Journal of Drug Delivery / 2012 / Article / Fig 6

Review Article

PLGA Nanoparticles for Ultrasound-Mediated Gene Delivery to Solid Tumors

Figure 6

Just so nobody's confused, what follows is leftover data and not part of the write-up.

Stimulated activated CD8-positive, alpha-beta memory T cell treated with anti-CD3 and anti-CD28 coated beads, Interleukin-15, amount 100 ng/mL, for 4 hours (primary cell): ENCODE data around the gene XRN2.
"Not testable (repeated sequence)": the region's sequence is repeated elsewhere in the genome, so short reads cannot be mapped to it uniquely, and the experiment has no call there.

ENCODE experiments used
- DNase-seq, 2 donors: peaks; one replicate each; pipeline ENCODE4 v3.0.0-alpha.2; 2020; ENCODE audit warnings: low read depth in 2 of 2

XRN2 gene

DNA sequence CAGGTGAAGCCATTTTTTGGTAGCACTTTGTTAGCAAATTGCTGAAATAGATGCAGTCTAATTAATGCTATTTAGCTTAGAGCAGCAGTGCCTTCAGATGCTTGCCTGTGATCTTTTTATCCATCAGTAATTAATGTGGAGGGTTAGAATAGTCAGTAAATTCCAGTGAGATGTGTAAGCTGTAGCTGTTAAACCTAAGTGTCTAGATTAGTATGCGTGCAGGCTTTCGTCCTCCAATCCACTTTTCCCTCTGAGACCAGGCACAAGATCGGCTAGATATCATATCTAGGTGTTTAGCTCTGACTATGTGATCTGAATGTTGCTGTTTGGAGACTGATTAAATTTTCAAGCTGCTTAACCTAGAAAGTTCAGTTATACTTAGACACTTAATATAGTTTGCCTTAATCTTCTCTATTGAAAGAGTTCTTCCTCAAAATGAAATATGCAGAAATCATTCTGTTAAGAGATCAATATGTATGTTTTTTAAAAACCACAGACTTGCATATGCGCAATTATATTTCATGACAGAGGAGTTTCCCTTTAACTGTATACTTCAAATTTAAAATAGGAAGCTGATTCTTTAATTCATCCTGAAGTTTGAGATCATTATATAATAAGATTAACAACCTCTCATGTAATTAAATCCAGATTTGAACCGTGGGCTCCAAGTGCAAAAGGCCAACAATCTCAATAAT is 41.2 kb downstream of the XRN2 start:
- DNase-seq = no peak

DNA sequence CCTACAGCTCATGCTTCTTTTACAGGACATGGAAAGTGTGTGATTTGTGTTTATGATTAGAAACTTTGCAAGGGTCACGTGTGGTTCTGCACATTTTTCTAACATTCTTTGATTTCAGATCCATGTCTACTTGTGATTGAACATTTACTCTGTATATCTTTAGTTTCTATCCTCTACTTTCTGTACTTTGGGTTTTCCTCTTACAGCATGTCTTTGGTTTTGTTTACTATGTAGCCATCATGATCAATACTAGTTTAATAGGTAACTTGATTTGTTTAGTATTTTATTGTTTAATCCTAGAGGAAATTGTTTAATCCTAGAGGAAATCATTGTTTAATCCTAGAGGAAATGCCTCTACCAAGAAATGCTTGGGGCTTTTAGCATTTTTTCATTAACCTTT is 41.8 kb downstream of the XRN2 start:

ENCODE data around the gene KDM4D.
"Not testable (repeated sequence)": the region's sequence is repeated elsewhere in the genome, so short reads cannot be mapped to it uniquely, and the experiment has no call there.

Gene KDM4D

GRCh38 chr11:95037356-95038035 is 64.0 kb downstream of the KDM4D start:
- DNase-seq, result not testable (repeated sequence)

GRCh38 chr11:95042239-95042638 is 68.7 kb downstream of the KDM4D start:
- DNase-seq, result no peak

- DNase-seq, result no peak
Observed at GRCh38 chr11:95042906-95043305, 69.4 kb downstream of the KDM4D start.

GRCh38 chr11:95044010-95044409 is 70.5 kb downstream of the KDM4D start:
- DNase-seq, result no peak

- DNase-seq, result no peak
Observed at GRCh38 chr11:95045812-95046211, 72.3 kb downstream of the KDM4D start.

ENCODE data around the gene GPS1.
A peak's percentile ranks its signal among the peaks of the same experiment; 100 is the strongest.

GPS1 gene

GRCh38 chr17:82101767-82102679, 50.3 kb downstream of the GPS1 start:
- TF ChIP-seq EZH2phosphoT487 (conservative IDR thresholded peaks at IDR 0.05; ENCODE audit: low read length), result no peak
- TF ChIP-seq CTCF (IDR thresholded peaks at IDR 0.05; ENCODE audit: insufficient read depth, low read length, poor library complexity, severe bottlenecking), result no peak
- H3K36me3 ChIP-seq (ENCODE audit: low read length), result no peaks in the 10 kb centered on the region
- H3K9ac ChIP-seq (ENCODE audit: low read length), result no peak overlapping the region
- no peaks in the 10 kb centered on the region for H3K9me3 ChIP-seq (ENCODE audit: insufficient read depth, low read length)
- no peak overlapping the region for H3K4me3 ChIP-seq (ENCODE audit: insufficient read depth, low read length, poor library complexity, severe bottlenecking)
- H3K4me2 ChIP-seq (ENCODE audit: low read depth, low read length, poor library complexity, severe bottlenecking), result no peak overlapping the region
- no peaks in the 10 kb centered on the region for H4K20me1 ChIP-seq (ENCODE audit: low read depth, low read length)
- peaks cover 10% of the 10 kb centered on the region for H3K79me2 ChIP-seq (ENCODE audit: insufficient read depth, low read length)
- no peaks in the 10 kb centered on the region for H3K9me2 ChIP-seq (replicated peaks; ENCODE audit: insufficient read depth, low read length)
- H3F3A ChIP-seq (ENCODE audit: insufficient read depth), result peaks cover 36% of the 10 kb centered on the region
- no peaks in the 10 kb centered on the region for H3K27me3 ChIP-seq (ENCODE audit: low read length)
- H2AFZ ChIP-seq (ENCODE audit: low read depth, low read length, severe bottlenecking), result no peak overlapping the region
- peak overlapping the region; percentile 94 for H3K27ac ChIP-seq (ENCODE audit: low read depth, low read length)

Nanoparticle uptake can be enhanced by ultrasonication in the presence of microbubbles in skeletal muscle in vivo. (a) Gracilis skeletal muscle cross-sections illustrating fluorescent polystyrene nanoparticle (NP) delivery for each treatment. (A)–(I) Muscle treated with ultrasound (US) + microbubbles (MB) + nanoparticles (NP) combinations. For the conditions of US + MB + NP, NPs (red) accumulate in vessel walls and muscle interstitium (BS-1 lectin staining, green). For muscle treated with US + NP, NPs colocalized with endothelium but minimal interstitial deposition was observed. Muscle treated with MB + NP was almost void of NP. (J) Bar graph representing the fraction of interstitial area (regions outside of muscle fibers and vascular structures) or endothelial cell area (cells comprising the walls of blood vessels) occupied by NP. Values are means with standard deviations. *indicates significantly different (P < 0.05) than interstitial area of all other groups. +indicates significantly different (P < 0.05) than endothelial cell area of all other groups. (b) The delivery of FGF-2 bearing nanoparticles by ultrasonic microbubble destruction elicits arteriogenic remodeling in gracilis adductor muscle. (A)–(D) Representative whole-mount images of fluorescently labeled SM α-actin+ vessels in gracilis adductor muscles 7 and 14 days after FGF-2 (A) and (B) and BSA (C) and (D) treatment. Note the significant increase in arteriolar caliber and density in FGF-2-treated muscles. (E) Bar graph of arteriole line intersections at both time points for FGF-2, BSA, and sham surgery treatment. Values are means with standard errors. *indicates significantly different (P < 0.05) than BSA and sham surgery at day 14. Reprinted from [57] with permission from Wiley.
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